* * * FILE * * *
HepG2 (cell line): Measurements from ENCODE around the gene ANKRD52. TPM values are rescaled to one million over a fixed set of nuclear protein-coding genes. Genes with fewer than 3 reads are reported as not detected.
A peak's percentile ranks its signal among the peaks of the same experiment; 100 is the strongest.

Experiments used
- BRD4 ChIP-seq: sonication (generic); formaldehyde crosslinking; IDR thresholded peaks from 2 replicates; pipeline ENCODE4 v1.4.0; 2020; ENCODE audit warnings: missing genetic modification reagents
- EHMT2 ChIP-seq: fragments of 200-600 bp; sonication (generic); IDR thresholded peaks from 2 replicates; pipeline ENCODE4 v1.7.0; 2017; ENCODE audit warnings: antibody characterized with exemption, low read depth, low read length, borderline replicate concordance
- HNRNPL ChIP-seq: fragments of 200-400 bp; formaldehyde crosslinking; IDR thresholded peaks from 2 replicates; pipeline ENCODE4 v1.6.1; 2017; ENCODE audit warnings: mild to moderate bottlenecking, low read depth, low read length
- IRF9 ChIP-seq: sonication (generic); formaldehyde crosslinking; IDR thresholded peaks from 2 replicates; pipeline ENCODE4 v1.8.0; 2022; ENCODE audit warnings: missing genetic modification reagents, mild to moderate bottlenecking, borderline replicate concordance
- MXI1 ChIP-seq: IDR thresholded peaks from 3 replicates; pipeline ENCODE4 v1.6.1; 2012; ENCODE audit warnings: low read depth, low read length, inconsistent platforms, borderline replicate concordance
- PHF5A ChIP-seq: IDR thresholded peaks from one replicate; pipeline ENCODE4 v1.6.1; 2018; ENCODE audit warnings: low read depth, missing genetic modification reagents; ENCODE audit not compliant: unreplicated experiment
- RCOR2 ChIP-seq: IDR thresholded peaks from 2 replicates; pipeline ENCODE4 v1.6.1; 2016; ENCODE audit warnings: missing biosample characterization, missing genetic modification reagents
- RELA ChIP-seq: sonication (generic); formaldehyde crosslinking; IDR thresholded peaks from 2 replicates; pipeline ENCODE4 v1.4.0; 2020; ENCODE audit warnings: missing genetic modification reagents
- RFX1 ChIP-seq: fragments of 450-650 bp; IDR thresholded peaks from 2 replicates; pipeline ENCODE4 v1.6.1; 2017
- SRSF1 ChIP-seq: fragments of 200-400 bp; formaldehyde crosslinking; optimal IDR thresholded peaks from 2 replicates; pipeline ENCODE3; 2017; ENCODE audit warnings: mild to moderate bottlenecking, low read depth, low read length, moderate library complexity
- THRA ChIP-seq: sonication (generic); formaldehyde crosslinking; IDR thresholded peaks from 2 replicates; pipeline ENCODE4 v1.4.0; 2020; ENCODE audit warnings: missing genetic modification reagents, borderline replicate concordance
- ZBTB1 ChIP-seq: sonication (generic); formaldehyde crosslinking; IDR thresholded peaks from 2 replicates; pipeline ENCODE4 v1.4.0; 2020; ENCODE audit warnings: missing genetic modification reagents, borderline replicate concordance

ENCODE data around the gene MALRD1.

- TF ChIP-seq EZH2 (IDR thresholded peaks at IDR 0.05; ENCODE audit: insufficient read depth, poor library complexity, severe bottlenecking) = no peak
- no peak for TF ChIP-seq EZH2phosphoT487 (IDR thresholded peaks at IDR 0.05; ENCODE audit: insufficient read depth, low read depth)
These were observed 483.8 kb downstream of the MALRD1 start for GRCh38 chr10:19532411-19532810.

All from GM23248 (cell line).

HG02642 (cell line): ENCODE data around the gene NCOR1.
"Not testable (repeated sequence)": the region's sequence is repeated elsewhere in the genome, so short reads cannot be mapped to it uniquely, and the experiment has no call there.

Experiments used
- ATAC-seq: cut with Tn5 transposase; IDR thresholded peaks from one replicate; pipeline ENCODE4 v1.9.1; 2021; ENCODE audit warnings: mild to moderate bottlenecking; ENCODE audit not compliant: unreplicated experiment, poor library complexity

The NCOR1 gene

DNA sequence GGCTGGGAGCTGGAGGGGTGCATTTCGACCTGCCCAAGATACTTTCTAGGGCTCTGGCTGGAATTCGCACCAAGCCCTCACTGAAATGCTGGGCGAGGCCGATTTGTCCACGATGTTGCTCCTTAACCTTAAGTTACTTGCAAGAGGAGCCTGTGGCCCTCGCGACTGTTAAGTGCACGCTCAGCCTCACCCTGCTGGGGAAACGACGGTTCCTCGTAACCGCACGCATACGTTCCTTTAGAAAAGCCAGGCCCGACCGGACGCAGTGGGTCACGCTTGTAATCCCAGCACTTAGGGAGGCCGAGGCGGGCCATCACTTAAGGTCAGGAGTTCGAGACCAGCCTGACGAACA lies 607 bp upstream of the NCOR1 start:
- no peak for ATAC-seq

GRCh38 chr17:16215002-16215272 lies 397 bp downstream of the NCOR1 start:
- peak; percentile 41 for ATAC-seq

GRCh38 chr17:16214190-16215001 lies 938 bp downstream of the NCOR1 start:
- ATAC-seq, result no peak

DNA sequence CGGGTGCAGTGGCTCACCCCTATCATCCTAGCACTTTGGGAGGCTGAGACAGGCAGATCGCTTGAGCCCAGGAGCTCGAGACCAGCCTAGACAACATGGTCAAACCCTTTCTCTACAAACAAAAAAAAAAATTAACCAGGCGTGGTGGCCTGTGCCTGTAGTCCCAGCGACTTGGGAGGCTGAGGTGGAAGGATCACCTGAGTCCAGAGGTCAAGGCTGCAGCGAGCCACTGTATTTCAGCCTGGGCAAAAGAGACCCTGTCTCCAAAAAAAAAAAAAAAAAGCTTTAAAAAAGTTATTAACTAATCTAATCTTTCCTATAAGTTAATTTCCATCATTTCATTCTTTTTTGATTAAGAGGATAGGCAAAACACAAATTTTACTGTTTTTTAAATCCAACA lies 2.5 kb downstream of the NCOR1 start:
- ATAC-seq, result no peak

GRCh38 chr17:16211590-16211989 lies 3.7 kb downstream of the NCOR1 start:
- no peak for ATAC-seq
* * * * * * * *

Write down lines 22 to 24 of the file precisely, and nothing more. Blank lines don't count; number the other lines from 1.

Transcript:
"Not testable (repeated sequence)": the region's sequence is repeated elsewhere in the genome, so short reads cannot be mapped to it uniquely, and the experiment has no call there.

Experiments used
- ATAC-seq: cut with Tn5 transposase; IDR thresholded peaks from one replicate; pipeline ENCODE4 v1.9.1; 2021; ENCODE audit warnings: mild to moderate bottlenecking; ENCODE audit not compliant: unreplicated experiment, poor library complexity